A word about saying “I’m sorry”: you have to first dig within, recognize what you are sorry for, and then saying it genuinely. If you don’t mean it, you might as well not say it.
The earlier you can confront the problem, apologize, and openly talk it over, the better. If you want a peaceful, healthy and lasting relationship, this is what you must do.
Holding on to grudges and spending all your energy looking for faults in the other person will lead to devastating breakups, not healthy relationships. The choice is up to you. Do you want to be right? Or do you want to be happy?
Catch the egos in action. Nip the misunderstanding while it’s early. Don’t wait for the resentment to turn into grievances.
So next time you’re faced with a conflict, a disagreement, a fight, or an uncomfortable silent treatment with a significant other or a friend, remember what I shared here––see what you did wrong and say sorry — no matter how justified you feel or how hurt you are from the other person’s self-defensive verbal attacks.
Parting Words: The Secret to a Healthy Relationship
In case you were still looking for the secret in building a healthy relationship, let me summarize it here:
- Say you’re sorry and mean it
- Hugs are magical when couples are fighting
- Deal with issues as early as possible
- Open communication – without trying to be right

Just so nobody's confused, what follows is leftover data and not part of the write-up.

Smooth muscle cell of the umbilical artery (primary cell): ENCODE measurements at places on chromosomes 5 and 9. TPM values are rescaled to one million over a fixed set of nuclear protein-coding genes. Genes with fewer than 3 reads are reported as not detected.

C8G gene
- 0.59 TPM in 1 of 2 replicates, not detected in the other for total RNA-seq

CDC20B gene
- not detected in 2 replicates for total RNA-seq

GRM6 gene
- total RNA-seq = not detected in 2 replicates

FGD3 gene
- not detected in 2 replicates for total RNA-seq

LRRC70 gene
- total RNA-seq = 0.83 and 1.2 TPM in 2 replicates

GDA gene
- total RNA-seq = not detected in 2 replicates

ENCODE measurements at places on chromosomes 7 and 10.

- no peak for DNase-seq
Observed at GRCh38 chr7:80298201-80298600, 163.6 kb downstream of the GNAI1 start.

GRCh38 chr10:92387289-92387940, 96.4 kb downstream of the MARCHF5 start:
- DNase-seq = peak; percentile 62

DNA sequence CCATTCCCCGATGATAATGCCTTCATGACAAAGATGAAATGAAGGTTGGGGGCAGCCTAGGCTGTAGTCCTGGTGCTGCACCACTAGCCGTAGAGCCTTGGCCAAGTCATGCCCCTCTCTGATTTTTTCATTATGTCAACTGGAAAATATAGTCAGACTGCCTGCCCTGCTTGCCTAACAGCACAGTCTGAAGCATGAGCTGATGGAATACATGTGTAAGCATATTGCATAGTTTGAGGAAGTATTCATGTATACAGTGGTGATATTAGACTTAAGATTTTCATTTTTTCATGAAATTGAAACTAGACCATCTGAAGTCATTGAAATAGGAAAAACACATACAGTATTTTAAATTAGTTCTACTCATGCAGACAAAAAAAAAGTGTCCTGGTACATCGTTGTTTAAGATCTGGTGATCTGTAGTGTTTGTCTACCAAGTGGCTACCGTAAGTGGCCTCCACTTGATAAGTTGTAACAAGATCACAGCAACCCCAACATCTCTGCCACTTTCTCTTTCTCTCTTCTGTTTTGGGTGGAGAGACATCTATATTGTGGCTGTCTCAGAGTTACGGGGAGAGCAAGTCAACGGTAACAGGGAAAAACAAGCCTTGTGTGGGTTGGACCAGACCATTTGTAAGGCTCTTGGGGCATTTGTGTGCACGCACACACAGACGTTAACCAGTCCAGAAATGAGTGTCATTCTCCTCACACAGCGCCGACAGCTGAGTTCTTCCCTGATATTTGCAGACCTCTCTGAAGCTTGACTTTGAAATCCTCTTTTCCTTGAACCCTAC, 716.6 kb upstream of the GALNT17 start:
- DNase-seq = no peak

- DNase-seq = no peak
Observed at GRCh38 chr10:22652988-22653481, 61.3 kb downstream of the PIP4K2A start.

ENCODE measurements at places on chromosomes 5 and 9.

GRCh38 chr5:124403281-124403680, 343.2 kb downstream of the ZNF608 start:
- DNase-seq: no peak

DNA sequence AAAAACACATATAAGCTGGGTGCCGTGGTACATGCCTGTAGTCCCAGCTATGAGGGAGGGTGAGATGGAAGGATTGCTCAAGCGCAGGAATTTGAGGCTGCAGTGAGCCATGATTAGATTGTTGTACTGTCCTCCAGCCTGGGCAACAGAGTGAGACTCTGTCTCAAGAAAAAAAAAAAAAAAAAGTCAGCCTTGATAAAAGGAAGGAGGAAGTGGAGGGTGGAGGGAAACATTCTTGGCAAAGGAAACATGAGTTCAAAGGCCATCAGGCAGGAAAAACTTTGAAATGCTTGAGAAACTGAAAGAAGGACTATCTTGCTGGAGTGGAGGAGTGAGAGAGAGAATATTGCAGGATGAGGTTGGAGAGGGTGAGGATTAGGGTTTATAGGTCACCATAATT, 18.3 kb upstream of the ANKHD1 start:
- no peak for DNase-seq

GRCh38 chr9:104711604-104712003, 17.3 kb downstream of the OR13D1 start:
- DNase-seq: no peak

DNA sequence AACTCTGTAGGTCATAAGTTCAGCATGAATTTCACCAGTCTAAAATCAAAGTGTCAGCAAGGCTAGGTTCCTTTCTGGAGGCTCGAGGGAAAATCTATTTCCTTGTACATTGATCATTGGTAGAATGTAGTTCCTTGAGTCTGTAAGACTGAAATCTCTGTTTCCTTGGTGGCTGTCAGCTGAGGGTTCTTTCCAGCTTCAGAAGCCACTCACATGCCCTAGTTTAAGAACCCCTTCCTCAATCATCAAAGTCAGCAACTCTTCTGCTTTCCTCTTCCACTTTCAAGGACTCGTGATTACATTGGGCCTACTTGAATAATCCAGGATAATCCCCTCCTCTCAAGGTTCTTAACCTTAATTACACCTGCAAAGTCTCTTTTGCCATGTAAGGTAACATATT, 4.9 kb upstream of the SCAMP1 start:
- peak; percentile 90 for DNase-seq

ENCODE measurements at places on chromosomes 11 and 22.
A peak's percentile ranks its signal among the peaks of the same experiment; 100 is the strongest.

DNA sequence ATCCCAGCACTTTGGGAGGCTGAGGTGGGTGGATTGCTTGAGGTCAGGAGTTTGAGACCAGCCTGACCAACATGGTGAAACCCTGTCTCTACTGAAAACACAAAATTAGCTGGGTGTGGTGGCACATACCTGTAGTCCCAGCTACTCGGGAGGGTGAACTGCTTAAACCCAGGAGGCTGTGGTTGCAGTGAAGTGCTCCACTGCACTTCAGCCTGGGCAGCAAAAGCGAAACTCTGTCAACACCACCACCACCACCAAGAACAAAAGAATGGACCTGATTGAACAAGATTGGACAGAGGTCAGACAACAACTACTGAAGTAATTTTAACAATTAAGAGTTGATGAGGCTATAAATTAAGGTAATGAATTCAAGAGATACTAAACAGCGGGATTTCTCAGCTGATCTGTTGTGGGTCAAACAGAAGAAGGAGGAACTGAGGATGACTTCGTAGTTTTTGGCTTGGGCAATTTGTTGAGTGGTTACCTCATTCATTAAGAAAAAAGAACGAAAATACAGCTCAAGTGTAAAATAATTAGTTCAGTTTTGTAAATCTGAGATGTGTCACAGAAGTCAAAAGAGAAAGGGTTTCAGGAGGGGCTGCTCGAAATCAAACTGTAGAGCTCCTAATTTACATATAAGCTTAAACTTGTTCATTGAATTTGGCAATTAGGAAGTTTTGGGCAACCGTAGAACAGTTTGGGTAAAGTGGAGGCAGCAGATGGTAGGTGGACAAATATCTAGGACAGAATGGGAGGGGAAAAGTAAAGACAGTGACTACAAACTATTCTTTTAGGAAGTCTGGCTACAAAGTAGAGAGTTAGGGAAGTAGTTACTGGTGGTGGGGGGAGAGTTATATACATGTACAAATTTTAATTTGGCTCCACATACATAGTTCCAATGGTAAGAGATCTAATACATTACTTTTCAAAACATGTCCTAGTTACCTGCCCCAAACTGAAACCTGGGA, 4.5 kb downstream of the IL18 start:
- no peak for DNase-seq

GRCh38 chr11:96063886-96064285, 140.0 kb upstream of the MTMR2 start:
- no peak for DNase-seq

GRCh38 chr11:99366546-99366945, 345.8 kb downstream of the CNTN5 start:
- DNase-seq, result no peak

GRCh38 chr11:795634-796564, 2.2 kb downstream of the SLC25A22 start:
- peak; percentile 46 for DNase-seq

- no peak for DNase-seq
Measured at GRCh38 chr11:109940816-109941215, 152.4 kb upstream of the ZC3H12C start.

- Stop wanting to be right
- Listen more, argue less
- Breath – helps you to think more clearly
- Seek to understand instead of listening for points to argue on
- Don’t go to bed angry
- Sense of humor makes uncomfortable moments more comfortable
- Look for things that make you happy instead of things that don’t
- It doesn’t matter if they can’t see your point of view. Do you rather be right or do you rather be happy? Focus your energy accordingly.
- Say you’re sorry and why, and mean what you say (second time listing this) – It’s important.
I wish you success in the creation of your own healthy relationship! Let us know how it goes in the comment section below. Or anything else you want to share.
Have a conscious day!
About the Author:
Tina Su is a mom, a wife, a lover of Apple products and a CHO (Chief Happiness Officer) for our motivational community: Think Simple Now. She is obsessed with encouraging and empowering people to lead conscious and happy lives.
She hopes that you can see through these writing that she loves you, even though you’ve never met. She believes that we are all connected at the heart. She wants you to know that, regardless of what you are going through, “you are not alone.”
Besides speaking about herself in the 3rd person she also likes: reading, photography, eating salads, drooling over the iPhone and thinking outside of conventional conformity.
* Click here to read all articles written by Tina.
Related Articles on Healthy Relationships
- How to Find True Love
- How to Get Over a Break Up
- Surrender to Emotional Pain
- When Couples Fight
- How to Build Intimacy in Any Relationship
- A Guide to Happiness via Self Forgiveness